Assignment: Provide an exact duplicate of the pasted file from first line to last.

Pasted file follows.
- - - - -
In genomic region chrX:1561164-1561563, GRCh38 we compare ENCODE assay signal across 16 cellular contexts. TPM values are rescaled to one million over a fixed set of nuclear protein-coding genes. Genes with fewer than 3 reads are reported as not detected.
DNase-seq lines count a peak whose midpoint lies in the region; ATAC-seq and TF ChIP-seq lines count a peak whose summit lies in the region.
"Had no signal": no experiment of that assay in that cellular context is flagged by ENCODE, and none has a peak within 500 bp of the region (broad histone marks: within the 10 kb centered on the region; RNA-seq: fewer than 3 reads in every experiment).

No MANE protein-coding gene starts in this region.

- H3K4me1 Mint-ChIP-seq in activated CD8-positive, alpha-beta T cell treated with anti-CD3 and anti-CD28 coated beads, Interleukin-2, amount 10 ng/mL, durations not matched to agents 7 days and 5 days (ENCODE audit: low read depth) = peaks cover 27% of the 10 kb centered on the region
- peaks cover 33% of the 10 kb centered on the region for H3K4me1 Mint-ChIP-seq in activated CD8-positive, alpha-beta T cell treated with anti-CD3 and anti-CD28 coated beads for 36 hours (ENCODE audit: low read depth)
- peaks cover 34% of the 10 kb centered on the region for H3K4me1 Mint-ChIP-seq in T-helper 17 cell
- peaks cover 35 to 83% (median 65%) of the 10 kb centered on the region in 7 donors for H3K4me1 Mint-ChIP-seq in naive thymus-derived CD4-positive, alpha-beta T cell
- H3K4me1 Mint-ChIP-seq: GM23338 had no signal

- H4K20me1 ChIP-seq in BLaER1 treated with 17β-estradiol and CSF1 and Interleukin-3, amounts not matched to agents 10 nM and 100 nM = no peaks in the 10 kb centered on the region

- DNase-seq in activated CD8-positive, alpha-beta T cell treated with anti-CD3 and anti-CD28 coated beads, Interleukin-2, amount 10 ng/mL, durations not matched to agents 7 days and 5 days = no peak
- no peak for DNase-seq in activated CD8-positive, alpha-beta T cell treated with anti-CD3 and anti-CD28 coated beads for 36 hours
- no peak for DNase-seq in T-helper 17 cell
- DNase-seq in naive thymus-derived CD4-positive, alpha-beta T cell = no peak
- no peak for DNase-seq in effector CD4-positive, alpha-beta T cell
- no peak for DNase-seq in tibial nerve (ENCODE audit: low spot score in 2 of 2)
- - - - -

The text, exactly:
In genomic region chrX:1561164-1561563, GRCh38 we compare ENCODE assay signal across 16 cellular contexts. TPM values are rescaled to one million over a fixed set of nuclear protein-coding genes. Genes with fewer than 3 reads are reported as not detected.
DNase-seq lines count a peak whose midpoint lies in the region; ATAC-seq and TF ChIP-seq lines count a peak whose summit lies in the region.
"Had no signal": no experiment of that assay in that cellular context is flagged by ENCODE, and none has a peak within 500 bp of the region (broad histone marks: within the 10 kb centered on the region; RNA-seq: fewer than 3 reads in every experiment).

No MANE protein-coding gene starts in this region.

- H3K4me1 Mint-ChIP-seq in activated CD8-positive, alpha-beta T cell treated with anti-CD3 and anti-CD28 coated beads, Interleukin-2, amount 10 ng/mL, durations not matched to agents 7 days and 5 days (ENCODE audit: low read depth) = peaks cover 27% of the 10 kb centered on the region
- peaks cover 33% of the 10 kb centered on the region for H3K4me1 Mint-ChIP-seq in activated CD8-positive, alpha-beta T cell treated with anti-CD3 and anti-CD28 coated beads for 36 hours (ENCODE audit: low read depth)
- peaks cover 34% of the 10 kb centered on the region for H3K4me1 Mint-ChIP-seq in T-helper 17 cell
- peaks cover 35 to 83% (median 65%) of the 10 kb centered on the region in 7 donors for H3K4me1 Mint-ChIP-seq in naive thymus-derived CD4-positive, alpha-beta T cell
- H3K4me1 Mint-ChIP-seq: GM23338 had no signal

- H4K20me1 ChIP-seq in BLaER1 treated with 17β-estradiol and CSF1 and Interleukin-3, amounts not matched to agents 10 nM and 100 nM = no peaks in the 10 kb centered on the region

- DNase-seq in activated CD8-positive, alpha-beta T cell treated with anti-CD3 and anti-CD28 coated beads, Interleukin-2, amount 10 ng/mL, durations not matched to agents 7 days and 5 days = no peak
- no peak for DNase-seq in activated CD8-positive, alpha-beta T cell treated with anti-CD3 and anti-CD28 coated beads for 36 hours
- no peak for DNase-seq in T-helper 17 cell
- DNase-seq in naive thymus-derived CD4-positive, alpha-beta T cell = no peak
- no peak for DNase-seq in effector CD4-positive, alpha-beta T cell
- no peak for DNase-seq in tibial nerve (ENCODE audit: low spot score in 2 of 2)